The Art of Interracial Marriage

How Did You Get That Last Name

How Did You Get That Last Name

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The Ultimate Fix It Mom

Eagerly driving to the local Home Depot (with my three year old daughter, Amaya in tow) I realized that I had become the ultimate fix it mom.  What do I mean by this?  See 5 THINGS I NEVER FATHOMED I WOULD DO AS A STAY AT HOME MOM for more on this.

A Quick Paint Supply  Run

“No, Amaya, they don’t have the cart with the steering wheel for kids today, I softly whispered.’ Can you walk with Mom so that we can quickly get in and out of the store please.’ Mom just came for paint and paint brushes”.  “Okay”, Mom she responded while looking momentarily downcast.

Running ahead me she dogged greetings from adult after adult that attempted to wave and speak to her.  “No, I can’t talk to you!’ I am a baby adult; I’m not an adult!”,  she hollered and swiftly came back and grabbed my hand. Finally standing in front of the paint aisle I grabbed the supplies I needed to paint a wall in our home.  As we headed towards a check-out lane Amaya tugged at me and shouted, “I want that, Mom!”  Wishfully pointing towards the Twizzlers and other sugary and salty snacks near the register, I replied, “Guess what Mom has?” And I promptly grabbed a baggie of grapes from my purse for her to enjoy.

Let The Surname Interrogation Begin

Unfazed the cashier looked up at me and said “did you find everything you needed today?”  I stated, “yes and thanks.”  As I handed her my payment and ID  she alarmingly looked up at me and said, “are you Indian?”  “No”, I uttered in reply as a feeling of am I about to be interrogated crept upon me.  “Oh” the cashier continued…”so how did you get that last name?”     Hmm, a bit annoyed because I just wanted to get my paint supplies and go I replied my “husband is Indian.”  As she now felt the need to take a double and triple check at my driver’s license I intentionally placed my wedding ring on full display. “Oh”, she said, “my dad used to work with some sweet Indian people.’ So you eat Indian food?”  “Yes, I do”, I replied and “I cook it too!”

So Is She Half-Indian

Looking at my daughter as  if she had just discovered a golden unicorn, the cashier added “so she is half-Indian?”  “Yes”, I replied while wanting to roll my eyes.  Now more than ready to go the cashier went on, “so from East India… that is where my the guys that worked with my dad are from?”  “No, Northern India” I declared and sighed as I grabbed the receipt and dashed through the doors.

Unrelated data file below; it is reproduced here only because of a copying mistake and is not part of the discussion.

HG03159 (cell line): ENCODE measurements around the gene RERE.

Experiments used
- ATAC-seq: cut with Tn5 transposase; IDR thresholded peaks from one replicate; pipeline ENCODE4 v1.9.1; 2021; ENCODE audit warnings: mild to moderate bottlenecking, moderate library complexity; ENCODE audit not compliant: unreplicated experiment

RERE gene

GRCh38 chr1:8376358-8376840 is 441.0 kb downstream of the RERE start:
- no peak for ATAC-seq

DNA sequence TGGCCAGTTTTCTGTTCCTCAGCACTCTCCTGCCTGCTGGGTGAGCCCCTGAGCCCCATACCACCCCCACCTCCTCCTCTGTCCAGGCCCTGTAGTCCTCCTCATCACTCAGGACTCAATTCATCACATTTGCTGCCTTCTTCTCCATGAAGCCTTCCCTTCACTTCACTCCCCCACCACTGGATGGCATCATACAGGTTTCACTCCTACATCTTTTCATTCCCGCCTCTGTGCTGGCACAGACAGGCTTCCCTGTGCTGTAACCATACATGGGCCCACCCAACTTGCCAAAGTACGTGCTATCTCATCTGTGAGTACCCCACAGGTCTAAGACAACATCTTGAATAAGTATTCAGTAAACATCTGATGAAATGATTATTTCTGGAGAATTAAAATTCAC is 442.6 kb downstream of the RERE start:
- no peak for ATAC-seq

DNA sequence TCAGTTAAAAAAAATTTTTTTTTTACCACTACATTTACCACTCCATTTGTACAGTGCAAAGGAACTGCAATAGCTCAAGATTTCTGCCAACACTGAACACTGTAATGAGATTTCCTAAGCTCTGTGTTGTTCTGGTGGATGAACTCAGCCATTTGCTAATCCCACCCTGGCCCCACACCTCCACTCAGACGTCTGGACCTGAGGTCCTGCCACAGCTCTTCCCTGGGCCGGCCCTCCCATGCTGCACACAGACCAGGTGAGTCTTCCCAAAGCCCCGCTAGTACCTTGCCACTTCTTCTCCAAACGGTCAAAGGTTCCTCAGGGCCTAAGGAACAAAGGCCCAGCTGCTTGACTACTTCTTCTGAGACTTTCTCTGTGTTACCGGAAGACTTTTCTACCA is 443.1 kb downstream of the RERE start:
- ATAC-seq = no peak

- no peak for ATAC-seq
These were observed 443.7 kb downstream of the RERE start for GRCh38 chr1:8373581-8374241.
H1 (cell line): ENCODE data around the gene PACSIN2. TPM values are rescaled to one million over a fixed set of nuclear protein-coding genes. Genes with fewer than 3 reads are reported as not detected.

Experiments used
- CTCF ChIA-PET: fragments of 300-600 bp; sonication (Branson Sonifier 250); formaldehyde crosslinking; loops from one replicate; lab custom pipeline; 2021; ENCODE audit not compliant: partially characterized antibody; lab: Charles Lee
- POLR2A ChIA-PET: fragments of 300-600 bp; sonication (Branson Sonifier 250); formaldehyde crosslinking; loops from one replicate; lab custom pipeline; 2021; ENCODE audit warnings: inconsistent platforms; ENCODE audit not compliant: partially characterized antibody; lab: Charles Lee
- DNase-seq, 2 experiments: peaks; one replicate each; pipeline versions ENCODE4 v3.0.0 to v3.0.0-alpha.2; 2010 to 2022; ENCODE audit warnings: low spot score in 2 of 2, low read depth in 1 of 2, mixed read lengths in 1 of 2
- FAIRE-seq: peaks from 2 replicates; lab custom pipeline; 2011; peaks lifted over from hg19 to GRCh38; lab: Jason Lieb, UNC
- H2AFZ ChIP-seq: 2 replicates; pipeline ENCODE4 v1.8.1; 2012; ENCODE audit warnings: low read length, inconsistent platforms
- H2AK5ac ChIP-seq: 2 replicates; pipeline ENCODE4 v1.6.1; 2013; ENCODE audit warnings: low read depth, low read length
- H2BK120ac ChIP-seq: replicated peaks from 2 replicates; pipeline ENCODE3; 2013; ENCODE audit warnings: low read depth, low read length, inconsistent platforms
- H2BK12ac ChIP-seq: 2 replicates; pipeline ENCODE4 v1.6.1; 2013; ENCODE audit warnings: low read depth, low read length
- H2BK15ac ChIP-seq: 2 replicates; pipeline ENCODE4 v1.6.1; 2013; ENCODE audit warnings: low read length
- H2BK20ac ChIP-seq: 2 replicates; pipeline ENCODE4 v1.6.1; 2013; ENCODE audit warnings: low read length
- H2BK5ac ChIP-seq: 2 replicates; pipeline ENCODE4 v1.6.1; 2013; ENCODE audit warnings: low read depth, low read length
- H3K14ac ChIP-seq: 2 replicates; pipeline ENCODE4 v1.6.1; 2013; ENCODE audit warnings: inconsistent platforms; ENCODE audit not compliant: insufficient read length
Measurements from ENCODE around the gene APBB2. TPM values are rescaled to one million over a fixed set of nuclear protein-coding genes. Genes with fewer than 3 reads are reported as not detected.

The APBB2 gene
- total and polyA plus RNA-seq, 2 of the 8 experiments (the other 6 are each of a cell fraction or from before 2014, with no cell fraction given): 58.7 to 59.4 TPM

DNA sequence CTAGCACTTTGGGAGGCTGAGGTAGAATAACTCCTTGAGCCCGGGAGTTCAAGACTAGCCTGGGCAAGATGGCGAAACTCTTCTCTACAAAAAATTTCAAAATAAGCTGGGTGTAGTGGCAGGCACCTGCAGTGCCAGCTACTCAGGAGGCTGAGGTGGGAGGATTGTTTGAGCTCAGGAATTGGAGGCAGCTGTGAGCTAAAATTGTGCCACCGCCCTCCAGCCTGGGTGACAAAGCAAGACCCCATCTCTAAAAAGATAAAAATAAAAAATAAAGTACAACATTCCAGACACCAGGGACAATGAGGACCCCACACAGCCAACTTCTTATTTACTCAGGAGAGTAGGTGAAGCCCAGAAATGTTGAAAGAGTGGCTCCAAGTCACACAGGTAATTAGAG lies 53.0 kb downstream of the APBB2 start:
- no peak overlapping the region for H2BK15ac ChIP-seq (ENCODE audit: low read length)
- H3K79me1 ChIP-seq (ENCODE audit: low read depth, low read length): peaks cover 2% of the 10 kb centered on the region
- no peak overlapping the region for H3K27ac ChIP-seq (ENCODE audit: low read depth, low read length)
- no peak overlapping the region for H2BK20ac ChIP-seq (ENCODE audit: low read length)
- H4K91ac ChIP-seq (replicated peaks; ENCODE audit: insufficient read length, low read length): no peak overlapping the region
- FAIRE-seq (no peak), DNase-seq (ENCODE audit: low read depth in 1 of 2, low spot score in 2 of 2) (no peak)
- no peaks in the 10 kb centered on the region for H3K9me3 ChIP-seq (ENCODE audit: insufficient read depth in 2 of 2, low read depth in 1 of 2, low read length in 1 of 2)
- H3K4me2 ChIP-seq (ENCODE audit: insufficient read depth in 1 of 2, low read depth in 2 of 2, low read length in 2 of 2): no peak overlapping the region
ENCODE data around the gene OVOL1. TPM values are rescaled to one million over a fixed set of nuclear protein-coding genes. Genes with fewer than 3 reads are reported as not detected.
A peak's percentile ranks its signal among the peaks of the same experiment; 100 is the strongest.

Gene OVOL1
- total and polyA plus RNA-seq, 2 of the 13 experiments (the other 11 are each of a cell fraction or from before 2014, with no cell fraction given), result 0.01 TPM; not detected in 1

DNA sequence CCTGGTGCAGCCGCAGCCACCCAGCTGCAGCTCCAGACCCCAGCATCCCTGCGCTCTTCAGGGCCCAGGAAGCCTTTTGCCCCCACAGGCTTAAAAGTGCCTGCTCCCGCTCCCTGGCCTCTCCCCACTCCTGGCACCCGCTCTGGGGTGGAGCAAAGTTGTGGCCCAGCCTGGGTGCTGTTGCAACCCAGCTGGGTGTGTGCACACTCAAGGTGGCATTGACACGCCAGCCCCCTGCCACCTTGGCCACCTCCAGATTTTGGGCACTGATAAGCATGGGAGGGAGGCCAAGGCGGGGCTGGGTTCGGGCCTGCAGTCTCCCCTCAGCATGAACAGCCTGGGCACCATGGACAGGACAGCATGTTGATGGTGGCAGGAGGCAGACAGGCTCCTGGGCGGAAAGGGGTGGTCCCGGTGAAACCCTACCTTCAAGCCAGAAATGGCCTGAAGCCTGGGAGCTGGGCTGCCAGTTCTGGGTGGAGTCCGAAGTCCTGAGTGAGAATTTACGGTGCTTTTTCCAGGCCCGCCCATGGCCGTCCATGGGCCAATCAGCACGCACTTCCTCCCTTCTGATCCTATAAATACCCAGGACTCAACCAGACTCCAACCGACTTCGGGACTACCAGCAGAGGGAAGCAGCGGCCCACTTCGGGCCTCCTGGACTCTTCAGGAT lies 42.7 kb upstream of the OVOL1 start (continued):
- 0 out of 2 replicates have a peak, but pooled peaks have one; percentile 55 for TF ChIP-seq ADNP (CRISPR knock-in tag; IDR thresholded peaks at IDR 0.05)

Clever Answers And Responses To This Question

After this happened this got me thinking about how many of us that are in interracial/intercultural marriages get asked this question? Or have heard this question? A question that is innocent but also invasive at the same time.  Hence I reached out to some other couples in interracial/intercultural relationships about this. In particular, I wanted to know what their clever, witty and sensible replies were or would be for the question of how did you get that last name?

1.) “I earned it.”

2.) “It is my husband’s name.”

3.) “It is my married name.”

4.) “Some flat out ask but I actually like watching people politely dance around it without asking directly.’ It starts with how to pronounce and then they painfully go from there and I give them enough rope to hang themselves by playing dumb.”

5.) “You mean am I married?’  Yes, as I put on full display my Mangala Sutra.” 
Example of a Mangala Sutra

Bonus: “What is a Mangala Sutra? In Sanskrit the word Mangala means ‘holy and auspicious’, and Sutra means thread.  Hence the Mangala Sutra is a holy and auspicious thread/necklace.  It is a necklace that a Hindu groom ties around the bride’s neck during the Mangalya Dharanam.   What is Mangalya Dharanam?  Mangalaya Dharanam means wearing the auspicious in Sanskrit and is the main ceremony in a Hindu wedding.  Hence a married woman continues to wear the Mangala Sutra as a sign of her marital status.”




Have you heard this question before? If so how did/do you answer it?

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  1. enannylink1 says:

    ❤❤ how you handle your culturally diversed family. I heard this question a millón times about myself growing Up and continues today. I had to come to grips that although the questions came off as odd to me I found that in my case it was mostly of interest in the unique cultural combination especially since I spoke another language. My Mother is Puerto Rican and my Father is African American. So Proud of how I was raised to love not only my cultures but all cultures ♥

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  4. […] grab her out of the circle of girls, but I did not. I stood and watched, and in her stead, I said: “her dad is Indian.”  To which the little girl (that blurted out, but that’s an Indian name), rejoiced, […]

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